The average cup of coffee (6 ounces) has about 100 mg of caffeine in it. If you drink coffee from Starbucks, or pretty much any other coffee store, shop, or house, you drink 12, 16, or 20-ounce servings. As you can see, it adds up fast. Think "commuter-mug" and you're looking at just one of the servings many people throw back to start their day. If you drink one 20-ounce Starbucks coffee, you have already hit the average of 300 mg. A can of Coke has roughly 50 mg per 12 ounces. Two Cokes, and one "small" (or whatever they call it) Starbucks coffee, and you've hit the average. How far over the average are you?

Caffeine is an extremely addictive drug, both physically and mentally. The physical addiction of coffee is similar, though less potent, to amphetamines, heroin, and cocaine. These narcotics have similar mechanics, when introduced to the body, as caffeine does. Generally, caffeine is a milder stimulant than amphetamines, heroin, or cocaine, but employs similar methods of stimulus.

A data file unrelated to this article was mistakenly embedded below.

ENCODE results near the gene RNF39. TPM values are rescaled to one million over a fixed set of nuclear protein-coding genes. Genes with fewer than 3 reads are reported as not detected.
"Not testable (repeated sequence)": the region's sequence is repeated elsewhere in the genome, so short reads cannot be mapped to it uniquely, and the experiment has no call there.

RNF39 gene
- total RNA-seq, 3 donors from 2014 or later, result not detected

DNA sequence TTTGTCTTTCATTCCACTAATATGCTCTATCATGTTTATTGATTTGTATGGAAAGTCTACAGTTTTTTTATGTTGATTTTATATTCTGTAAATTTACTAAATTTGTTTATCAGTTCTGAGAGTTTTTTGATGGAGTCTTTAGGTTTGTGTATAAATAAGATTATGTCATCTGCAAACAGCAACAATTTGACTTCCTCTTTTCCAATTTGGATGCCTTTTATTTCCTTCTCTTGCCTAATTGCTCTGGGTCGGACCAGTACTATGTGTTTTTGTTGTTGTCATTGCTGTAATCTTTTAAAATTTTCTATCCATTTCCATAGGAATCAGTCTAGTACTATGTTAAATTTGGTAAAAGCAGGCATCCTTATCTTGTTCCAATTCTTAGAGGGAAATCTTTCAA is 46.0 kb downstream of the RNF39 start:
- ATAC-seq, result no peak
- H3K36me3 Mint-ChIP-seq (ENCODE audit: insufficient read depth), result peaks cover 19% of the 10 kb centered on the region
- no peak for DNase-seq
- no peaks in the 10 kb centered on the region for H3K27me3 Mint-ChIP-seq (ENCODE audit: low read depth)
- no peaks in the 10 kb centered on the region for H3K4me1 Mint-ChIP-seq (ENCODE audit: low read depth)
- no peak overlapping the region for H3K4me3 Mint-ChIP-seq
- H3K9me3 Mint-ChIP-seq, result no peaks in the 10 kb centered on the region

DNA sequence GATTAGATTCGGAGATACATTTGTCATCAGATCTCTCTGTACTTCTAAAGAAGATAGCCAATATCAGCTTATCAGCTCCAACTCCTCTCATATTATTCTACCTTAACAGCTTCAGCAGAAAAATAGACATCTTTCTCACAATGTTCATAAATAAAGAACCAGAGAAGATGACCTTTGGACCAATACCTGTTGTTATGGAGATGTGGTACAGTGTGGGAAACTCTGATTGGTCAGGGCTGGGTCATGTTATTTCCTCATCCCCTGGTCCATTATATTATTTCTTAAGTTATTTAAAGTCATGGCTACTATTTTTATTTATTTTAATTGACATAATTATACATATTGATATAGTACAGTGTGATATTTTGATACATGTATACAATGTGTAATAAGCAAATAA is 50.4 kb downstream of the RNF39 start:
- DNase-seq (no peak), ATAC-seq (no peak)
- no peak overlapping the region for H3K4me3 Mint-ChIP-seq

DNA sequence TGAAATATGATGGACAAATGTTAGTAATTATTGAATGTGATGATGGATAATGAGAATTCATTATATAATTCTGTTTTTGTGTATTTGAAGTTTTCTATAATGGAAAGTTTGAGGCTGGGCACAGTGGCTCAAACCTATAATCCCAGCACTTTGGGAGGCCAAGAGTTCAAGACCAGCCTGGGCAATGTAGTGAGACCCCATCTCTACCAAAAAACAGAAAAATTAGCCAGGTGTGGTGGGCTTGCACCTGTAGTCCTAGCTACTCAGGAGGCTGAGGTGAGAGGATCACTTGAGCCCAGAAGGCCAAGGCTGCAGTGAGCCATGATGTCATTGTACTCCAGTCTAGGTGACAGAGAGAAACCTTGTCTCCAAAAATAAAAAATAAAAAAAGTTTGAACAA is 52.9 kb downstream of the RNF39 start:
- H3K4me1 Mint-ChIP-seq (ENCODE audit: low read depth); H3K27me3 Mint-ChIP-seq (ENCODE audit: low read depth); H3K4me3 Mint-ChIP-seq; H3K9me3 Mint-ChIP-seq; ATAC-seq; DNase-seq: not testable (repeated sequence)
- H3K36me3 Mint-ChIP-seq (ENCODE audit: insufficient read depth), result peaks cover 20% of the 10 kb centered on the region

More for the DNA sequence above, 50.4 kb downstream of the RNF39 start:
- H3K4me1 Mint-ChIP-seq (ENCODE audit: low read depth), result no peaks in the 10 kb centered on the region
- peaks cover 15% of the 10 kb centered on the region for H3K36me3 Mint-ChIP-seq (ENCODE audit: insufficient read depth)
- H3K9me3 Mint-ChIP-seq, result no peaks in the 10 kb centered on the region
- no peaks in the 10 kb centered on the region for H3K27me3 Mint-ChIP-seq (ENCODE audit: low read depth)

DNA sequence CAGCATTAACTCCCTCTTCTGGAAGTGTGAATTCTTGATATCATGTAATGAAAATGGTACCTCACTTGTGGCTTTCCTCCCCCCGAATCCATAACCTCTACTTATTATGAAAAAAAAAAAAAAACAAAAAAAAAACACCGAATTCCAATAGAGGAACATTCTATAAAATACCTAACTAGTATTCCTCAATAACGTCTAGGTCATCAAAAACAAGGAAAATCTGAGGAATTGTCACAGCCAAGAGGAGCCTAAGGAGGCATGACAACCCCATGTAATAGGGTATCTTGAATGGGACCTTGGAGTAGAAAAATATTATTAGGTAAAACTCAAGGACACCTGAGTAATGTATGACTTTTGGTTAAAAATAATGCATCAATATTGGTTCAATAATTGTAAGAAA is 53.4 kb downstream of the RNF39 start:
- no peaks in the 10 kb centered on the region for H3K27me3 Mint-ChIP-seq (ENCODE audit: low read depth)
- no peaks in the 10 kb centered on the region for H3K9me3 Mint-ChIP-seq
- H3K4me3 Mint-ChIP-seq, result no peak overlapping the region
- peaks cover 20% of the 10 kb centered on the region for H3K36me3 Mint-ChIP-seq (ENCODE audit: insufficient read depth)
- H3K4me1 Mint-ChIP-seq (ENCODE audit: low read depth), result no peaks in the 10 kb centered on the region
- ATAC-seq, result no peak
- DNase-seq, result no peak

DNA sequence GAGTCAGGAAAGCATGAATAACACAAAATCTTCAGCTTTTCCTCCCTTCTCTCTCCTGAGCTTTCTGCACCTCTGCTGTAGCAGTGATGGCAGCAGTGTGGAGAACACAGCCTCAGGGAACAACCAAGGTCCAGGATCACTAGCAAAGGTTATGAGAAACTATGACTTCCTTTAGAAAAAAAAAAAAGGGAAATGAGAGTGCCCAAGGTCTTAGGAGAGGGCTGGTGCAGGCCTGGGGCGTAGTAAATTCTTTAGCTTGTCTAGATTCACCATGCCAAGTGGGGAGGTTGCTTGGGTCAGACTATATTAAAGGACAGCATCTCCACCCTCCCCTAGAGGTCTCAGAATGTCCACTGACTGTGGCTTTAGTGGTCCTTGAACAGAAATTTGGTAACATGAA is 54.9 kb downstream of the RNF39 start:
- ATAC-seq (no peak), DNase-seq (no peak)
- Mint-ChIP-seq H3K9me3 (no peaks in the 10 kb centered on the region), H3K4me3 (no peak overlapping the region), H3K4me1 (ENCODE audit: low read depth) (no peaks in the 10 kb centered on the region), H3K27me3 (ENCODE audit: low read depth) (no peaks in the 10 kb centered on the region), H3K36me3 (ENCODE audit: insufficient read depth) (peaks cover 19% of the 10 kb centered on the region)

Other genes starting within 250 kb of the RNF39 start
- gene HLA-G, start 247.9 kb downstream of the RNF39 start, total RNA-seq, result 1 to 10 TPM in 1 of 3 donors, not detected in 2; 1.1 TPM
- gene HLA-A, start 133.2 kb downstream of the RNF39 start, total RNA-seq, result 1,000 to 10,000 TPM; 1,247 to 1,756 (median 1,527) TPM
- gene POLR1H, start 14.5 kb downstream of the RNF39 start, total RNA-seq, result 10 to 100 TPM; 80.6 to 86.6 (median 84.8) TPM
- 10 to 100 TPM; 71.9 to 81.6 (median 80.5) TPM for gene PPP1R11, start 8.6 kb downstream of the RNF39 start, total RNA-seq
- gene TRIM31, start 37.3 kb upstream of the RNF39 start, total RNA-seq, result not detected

But you already knew all of this....

Why Caffeine Makes You Happy

Caffeine is absorbed readily through the stomach and small intestine into the bloodstream. Not quite mainlining, but it passes with relative ease. The severity of the result depends on exactly how much caffeine hits your unsuspecting cranium. Your brain is the epicenter for your caffeine-induced buzz.

While you are awake, cells in your brain produce a substance called adenosine. This substance is the byproduct of cell activity in the brain, and is picked up by adenosine receptors. Adenosine bonds to these receptors in the brain and, as levels of adenosine increase, eventually causes nerve cell activity to slow down considerably. The result is drowsiness, and ultimately, sleep.

Caffeine interferes with this process. It binds to the adenosine receptors and blocks adenosine created in the brain from finding the receptors. Now your brain becomes unable to see any further adenosine produced in the brain, and your nervous system begins to speed up.

The direct results of your nervous system speeding up are usually very apparent:

  • heart beats faster
  • pupils dilate
  • increased blood flow to muscles
  • increased blood sugar
  • blood vessels in the brain constrict
  • blood vessels at the surface of the skin contract (this is why you get cold hands after drinking a lot of coffee)
  • tremors, irritability, and nervousness
  • increased respiration